Background: This question originated here as a genuine point of confusion from a UX message.

The confusion was cleared up and the problem solved, but then a UX discussion came up and included possibly needing an employee to make a decision about the UX. Hence, this question for community input.

What happened / duplicating the situation: An "answer" was deleted by a moderator who correctly commented to flag the answer to be undeleted after it was fixed. When the user clicked "undelete", a message read that the answer...

"cannot be undeleted because it was deleted by a moderator"

But, that is actually not true. It "can" be undeleted, just not by clicking "undelete...".

Yes, "flag [for moderator attention in order to have it undeleted]" is the proper workflow for this. This is not about workflow itself, just about understanding the workflow.

UX Philosophy: The main question behind this feature request

The problem comes back to the fact that the UX message really wasn't fully true. In UX theory (ask the UX.SE high-reps) UX should be as self-explanatory as possible and certainly not confusing. This UX seemed to have two problems:

  1. Clicking "undelete..." (not 'vote to undelete...') would seem the most self-explanatory way to have a post undeleted. But, that isn't the actual [best/current] workflow.

  2. Bigger problem: The resulting message said that the post "cannot" be undeleted. Actually, it can, just a different way, but there was no message to that effect.

So, on the surface, it genuinely seems like a bug in the software, but it isn't; perhaps we can say it is a "poorly clarified workflow"—or something.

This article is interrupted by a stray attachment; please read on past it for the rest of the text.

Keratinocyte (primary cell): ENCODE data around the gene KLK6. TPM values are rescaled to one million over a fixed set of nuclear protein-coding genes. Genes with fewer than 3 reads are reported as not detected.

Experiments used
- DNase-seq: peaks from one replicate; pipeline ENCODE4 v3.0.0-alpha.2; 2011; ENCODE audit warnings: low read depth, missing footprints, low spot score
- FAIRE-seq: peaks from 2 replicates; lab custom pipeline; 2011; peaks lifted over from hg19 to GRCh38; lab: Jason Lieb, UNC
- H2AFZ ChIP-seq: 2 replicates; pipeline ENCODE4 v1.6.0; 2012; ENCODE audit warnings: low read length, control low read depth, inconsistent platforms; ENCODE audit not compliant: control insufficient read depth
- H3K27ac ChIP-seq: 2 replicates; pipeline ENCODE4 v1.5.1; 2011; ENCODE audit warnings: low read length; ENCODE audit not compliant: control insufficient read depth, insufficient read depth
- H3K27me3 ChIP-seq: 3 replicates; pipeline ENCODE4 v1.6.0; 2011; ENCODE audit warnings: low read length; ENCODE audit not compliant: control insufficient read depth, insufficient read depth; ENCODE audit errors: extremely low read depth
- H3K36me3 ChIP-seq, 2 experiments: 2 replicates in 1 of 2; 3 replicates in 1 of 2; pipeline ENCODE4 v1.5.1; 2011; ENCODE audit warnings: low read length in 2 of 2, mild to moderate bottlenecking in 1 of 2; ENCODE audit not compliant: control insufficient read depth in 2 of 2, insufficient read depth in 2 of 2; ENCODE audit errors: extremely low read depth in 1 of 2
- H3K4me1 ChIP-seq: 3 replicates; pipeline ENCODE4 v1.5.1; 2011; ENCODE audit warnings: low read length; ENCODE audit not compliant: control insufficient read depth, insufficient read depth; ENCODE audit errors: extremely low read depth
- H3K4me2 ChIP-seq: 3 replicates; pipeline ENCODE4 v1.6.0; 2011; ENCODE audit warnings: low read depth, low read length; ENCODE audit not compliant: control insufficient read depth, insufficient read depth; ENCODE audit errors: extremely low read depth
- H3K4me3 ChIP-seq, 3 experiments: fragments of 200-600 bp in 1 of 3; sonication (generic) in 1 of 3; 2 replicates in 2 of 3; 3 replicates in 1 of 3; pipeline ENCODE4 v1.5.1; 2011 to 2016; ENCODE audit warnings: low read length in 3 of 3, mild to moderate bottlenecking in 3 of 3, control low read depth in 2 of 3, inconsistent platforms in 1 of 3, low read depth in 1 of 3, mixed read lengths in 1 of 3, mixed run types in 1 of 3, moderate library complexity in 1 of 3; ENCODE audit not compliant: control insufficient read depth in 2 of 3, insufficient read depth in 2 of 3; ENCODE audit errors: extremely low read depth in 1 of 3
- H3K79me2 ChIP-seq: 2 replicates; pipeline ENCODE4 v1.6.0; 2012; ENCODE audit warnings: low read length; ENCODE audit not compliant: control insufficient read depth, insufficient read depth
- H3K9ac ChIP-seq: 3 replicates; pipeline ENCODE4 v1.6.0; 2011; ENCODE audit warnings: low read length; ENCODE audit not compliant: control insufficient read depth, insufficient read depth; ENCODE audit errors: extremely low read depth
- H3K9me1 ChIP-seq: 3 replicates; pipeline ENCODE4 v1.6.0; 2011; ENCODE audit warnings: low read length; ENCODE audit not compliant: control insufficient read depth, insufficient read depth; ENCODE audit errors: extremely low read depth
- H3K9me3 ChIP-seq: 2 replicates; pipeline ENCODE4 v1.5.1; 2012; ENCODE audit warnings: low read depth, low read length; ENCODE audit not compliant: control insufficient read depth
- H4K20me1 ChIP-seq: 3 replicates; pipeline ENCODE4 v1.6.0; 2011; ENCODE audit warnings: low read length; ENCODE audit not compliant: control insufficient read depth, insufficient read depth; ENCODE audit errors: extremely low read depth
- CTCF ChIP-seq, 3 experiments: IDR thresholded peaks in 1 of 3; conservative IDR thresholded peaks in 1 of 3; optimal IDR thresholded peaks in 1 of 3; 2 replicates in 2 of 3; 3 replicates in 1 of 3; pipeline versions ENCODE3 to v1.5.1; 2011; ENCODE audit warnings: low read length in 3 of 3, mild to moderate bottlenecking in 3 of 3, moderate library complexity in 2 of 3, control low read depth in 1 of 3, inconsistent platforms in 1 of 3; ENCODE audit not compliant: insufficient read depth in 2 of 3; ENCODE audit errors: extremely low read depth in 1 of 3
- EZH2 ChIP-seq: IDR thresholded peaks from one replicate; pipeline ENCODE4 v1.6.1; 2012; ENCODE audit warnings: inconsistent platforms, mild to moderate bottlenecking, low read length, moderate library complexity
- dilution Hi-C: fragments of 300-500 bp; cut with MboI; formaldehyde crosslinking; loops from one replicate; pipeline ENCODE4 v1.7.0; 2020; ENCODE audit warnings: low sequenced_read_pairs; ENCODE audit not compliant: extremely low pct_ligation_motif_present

Concession: New users do need to do their homework and learn to use the site correctly. We can't dumb-down everything so new people don't need to learn. This feature request is NOT anything like that. This is just about proper UX done best, that's all.

What should the solution to this be?

If the current UX is correct, I would like to know why this does not go against UX philosophy. If a change is needed (to clickable labels, to messages, something else), what is the simplest change that goes along with good UX philosophy?


2 Answers 2


Yes this should be changed.

Per this answer every deleted answer contains a link to the help center:

Courtesies to Tinkeringbell for testing this with this answer. This message is still existing and looks like this:

deleted by Moderator 2 mins ago
Why was your post deleted? See the help center.

In the case of a moderator deletion this notice could be extended to something like this:

deleted by Moderator 2 mins ago
Why was your post deleted? See the faq.
If you believe you have fixed your answer, click on the flag button and ask for this answer to be undeleted.

Additionally the undelete button could be hidden for these users. Alternatively this link could open the flag dialog with a prewritten flag message:

Flag dialog with the text "Please undelete this post. I have fixed the problems outlined in the help center."

If this is also not possible I would propose to change the error message text to something like this:

This answer was deleted by a moderator and cannot be undeleted without moderator intervention. Please flag this post and ask for it to be undeleted. Also read How to Answer

  • 1
    Hide the "undelete" button that doesn't/shouldn't work. That's why I marked this "correct", as a "UX applied" question. Actions that can't be taken shouldn't be actionable in proper UX philosophy. ...Everything else, sounds good to me, I think we all welcome more useful ideas that the employees might agree with. The other thing I "UX-" agree with is that you have instructions before the error messages, not "in" the error messages.
    – Jesse
    Dec 26, 2018 at 14:17
  • 3
    @JesseSteele yes, but your question is a feature-request and marking an answer as accepted implies that the issue/request is resolved. Therefore you should unaccept my answer if you want SE to look at this.
    – MEE
    Dec 26, 2018 at 14:19